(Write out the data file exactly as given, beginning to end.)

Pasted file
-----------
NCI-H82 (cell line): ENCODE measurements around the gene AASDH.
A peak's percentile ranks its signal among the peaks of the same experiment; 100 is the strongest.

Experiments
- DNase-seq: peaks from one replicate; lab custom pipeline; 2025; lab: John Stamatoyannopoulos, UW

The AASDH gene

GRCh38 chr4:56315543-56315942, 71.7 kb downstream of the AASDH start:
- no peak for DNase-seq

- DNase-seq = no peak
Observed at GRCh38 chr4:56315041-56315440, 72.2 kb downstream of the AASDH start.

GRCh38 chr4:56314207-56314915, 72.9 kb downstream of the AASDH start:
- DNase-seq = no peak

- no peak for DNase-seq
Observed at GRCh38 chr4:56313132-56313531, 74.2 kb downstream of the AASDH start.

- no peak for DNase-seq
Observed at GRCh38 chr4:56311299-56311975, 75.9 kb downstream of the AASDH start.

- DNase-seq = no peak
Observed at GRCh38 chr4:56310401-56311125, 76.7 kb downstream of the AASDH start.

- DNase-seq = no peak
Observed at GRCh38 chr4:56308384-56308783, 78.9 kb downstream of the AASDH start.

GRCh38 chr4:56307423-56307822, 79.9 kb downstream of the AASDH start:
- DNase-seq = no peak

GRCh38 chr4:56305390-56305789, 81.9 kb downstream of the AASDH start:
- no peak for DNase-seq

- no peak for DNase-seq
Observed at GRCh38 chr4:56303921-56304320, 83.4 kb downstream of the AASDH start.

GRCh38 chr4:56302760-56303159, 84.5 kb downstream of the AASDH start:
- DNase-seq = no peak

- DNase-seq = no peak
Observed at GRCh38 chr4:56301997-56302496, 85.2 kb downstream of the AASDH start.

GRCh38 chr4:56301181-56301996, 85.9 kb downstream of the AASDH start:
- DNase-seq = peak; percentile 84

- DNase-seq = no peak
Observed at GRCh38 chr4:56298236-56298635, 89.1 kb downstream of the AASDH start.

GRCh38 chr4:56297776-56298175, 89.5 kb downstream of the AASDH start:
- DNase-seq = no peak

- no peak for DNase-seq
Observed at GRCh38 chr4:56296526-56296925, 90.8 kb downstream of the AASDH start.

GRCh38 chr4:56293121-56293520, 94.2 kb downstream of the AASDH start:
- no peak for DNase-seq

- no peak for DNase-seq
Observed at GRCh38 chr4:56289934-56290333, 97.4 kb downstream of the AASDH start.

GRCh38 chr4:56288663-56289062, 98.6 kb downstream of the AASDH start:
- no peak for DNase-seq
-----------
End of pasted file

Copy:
NCI-H82 (cell line): ENCODE measurements around the gene AASDH.
A peak's percentile ranks its signal among the peaks of the same experiment; 100 is the strongest.

Experiments
- DNase-seq: peaks from one replicate; lab custom pipeline; 2025; lab: John Stamatoyannopoulos, UW

The AASDH gene

GRCh38 chr4:56315543-56315942, 71.7 kb downstream of the AASDH start:
- no peak for DNase-seq

- DNase-seq = no peak
Observed at GRCh38 chr4:56315041-56315440, 72.2 kb downstream of the AASDH start.

GRCh38 chr4:56314207-56314915, 72.9 kb downstream of the AASDH start:
- DNase-seq = no peak

- no peak for DNase-seq
Observed at GRCh38 chr4:56313132-56313531, 74.2 kb downstream of the AASDH start.

- no peak for DNase-seq
Observed at GRCh38 chr4:56311299-56311975, 75.9 kb downstream of the AASDH start.

- DNase-seq = no peak
Observed at GRCh38 chr4:56310401-56311125, 76.7 kb downstream of the AASDH start.

- DNase-seq = no peak
Observed at GRCh38 chr4:56308384-56308783, 78.9 kb downstream of the AASDH start.

GRCh38 chr4:56307423-56307822, 79.9 kb downstream of the AASDH start:
- DNase-seq = no peak

GRCh38 chr4:56305390-56305789, 81.9 kb downstream of the AASDH start:
- no peak for DNase-seq

- no peak for DNase-seq
Observed at GRCh38 chr4:56303921-56304320, 83.4 kb downstream of the AASDH start.

GRCh38 chr4:56302760-56303159, 84.5 kb downstream of the AASDH start:
- DNase-seq = no peak

- DNase-seq = no peak
Observed at GRCh38 chr4:56301997-56302496, 85.2 kb downstream of the AASDH start.

GRCh38 chr4:56301181-56301996, 85.9 kb downstream of the AASDH start:
- DNase-seq = peak; percentile 84

- DNase-seq = no peak
Observed at GRCh38 chr4:56298236-56298635, 89.1 kb downstream of the AASDH start.

GRCh38 chr4:56297776-56298175, 89.5 kb downstream of the AASDH start:
- DNase-seq = no peak

- no peak for DNase-seq
Observed at GRCh38 chr4:56296526-56296925, 90.8 kb downstream of the AASDH start.

GRCh38 chr4:56293121-56293520, 94.2 kb downstream of the AASDH start:
- no peak for DNase-seq

- no peak for DNase-seq
Observed at GRCh38 chr4:56289934-56290333, 97.4 kb downstream of the AASDH start.

GRCh38 chr4:56288663-56289062, 98.6 kb downstream of the AASDH start:
- no peak for DNase-seq